We have absolutely huge untapped resources, whether it be knowledge, our shipping expertise or our ports. There was a very good road haulage review about six or seven years ago. I will dig it out and send it to the Committee to review it. It was brilliant. It talked about moving things off the motorway. It was not anti-haulier; it was just getting them off the lorries and using shore to shipping. You would still need drivers at the end of it, but it was very smart in the way it was thinking about it. For me, put quite simply, no, we do not really understand the potential that we have. I will submit that report. I will dig it out.

Q52            Greg Smith: I guess this is a big one for London, Jos.

Jos Standerwick: It could be. It is not something that is directly pertinent to my members, I think it is fair to say. I am sure that Gavin from the UK Chamber of Shipping, who is giving evidence next, will have something to say on that.

In short, yes, I think there is a huge opportunity for coastal shipping. There are a number of issues at the moment with coastal shipping. We have an ageing fleet. We have a lack of investment. The UK ETS for domestic shipping has a real opportunity, as long as the income generated from that ETS can be used to support fleet renewal. We were talking about new decarbonisation technologies. The decarbonisation debate is not only about R&D. It is about commercialising that R&D.

A lot of the technology already exists. However, it is not being deployed in a commercial manner. Things like the UK ETS, as long as it is structured properly, can really support fleet renewal in domestic shipping and make it the go-to place to get cargoes around the UK. I think they will be able to do it in a far more efficient and environmentally friendly way than other forms of haulage.

There is a report currently being produced on the financing of domestic shipping moving forward in the context of decarbonisation. When it is complete, I will send it to the Committee.

Q53            Greg Smith: Is it solely the environmental elements, the decarbonisation elements, that are making it uncommercial at the moment, or are there other barriers to it being a genuine commercial option to take?

Jos Standerwick: Gavin is better placed to be able to answer that question in the next session, and maybe Mark has something to say on it as well. Moving forward, however, I know shipowners involved in short-sea shipping who are struggling to get finance at the moment for vessels that would be able to bring on transition to zero carbon propulsion systems, and so on. That is due to a high level of uncertainty.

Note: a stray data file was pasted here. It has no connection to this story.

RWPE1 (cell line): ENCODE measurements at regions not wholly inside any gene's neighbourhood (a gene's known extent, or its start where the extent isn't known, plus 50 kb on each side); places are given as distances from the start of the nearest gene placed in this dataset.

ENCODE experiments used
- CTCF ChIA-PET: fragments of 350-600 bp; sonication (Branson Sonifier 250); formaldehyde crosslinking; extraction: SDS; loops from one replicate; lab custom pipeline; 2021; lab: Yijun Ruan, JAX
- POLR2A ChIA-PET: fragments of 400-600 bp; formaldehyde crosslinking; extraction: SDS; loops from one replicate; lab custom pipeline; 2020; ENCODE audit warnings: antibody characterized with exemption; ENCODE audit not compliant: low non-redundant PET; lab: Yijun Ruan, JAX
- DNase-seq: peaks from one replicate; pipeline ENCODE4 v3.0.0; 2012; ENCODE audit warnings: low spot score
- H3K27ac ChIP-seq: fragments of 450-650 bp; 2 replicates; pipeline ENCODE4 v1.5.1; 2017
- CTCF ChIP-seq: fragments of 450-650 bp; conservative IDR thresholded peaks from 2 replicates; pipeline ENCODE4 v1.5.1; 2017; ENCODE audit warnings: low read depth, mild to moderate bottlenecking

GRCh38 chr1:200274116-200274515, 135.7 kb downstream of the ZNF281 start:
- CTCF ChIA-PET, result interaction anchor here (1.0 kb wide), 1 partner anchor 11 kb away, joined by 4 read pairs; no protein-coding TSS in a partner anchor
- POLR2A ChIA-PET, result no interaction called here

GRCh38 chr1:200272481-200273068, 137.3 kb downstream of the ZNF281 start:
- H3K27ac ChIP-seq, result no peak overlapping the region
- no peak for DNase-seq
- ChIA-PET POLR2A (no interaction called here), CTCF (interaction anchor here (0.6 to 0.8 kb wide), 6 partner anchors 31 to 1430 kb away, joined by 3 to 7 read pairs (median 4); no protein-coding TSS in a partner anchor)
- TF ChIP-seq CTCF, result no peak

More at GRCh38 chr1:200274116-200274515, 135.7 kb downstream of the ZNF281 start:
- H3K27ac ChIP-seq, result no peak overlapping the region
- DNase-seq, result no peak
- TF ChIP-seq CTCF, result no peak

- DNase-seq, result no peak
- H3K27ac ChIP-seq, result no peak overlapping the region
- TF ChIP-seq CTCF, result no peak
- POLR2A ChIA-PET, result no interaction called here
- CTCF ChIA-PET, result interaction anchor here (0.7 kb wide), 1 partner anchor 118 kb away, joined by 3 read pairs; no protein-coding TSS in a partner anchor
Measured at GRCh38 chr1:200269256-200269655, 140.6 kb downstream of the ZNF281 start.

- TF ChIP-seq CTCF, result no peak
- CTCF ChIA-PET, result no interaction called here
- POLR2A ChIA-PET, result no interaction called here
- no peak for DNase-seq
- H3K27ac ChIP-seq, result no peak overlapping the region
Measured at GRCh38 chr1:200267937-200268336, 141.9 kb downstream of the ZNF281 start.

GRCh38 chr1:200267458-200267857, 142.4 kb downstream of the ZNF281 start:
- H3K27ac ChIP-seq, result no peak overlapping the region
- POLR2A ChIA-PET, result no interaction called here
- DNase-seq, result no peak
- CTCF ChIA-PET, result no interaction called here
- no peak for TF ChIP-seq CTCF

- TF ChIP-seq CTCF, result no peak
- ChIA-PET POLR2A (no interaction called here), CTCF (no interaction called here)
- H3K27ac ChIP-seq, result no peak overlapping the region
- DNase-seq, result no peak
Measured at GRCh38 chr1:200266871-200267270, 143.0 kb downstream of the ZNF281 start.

Of course, and we might get into this, there are the structural issues that exist within the shipping industry. If you are going to invest in a lower carbon to zero-carbon vessel, there is going to be a higher CapEx and a higher OpEx, which will make you uncompetitive in the charter market. You also have the issue of split incentives, and the landlord/tenant continuum that exists in shipping, and who bears the costs of these things. There are a number of structural issues preventing new investment, which will have to be in transitional to zero tonnage moving forward anyway. I think there are opportunities for the UK to address those things.

Q54            Greg Smith: Briefly, given the London element, clearly there will be a capacity constraint, but how much growth could there be coming into the Thames Estuary and further into London?

Jos Standerwick: If I am honest, we represent professional services almost entirely. We do not have that much engagement with tonnage working on the Thames, so I am not really placed to answer that question.

Q55            Greg Smith: Mark?

Mark Simmonds: To answer the question, no, I do not think we are grasping the opportunity enough around coastal shipping. To link back to what we said on connectivity issues, I should have said that we actually have quite a good trunk road network. The issue we are looking at is the last-mile connections. Improving those can help with coastal shipping. We would like to see more focus on moving freight by water in the two modal shift grants that are available from DfT. They are overwhelmingly dominated by rail investments, and moving road to rail.

I am told that 95% of the population is within 30 miles of the coast. It is a huge opportunity. A small coastal tanker can take 220 road tankers off the road. That is a huge saving in emissions and good for local ports like Plymouth, Shoreham and places like that, as well as London and our inland waterways.

There are some good examples where it works really well. TimberLINK is often quoted. It is the scheme in Scotland set up by the Forestry Commission there. I think it takes 8,000 lorry journeys off the roads every year in Scotland, moving timber around between Argyll and Ayrshire by sea. There is a huge opportunity. It needs a bit more resource from Government to make it work.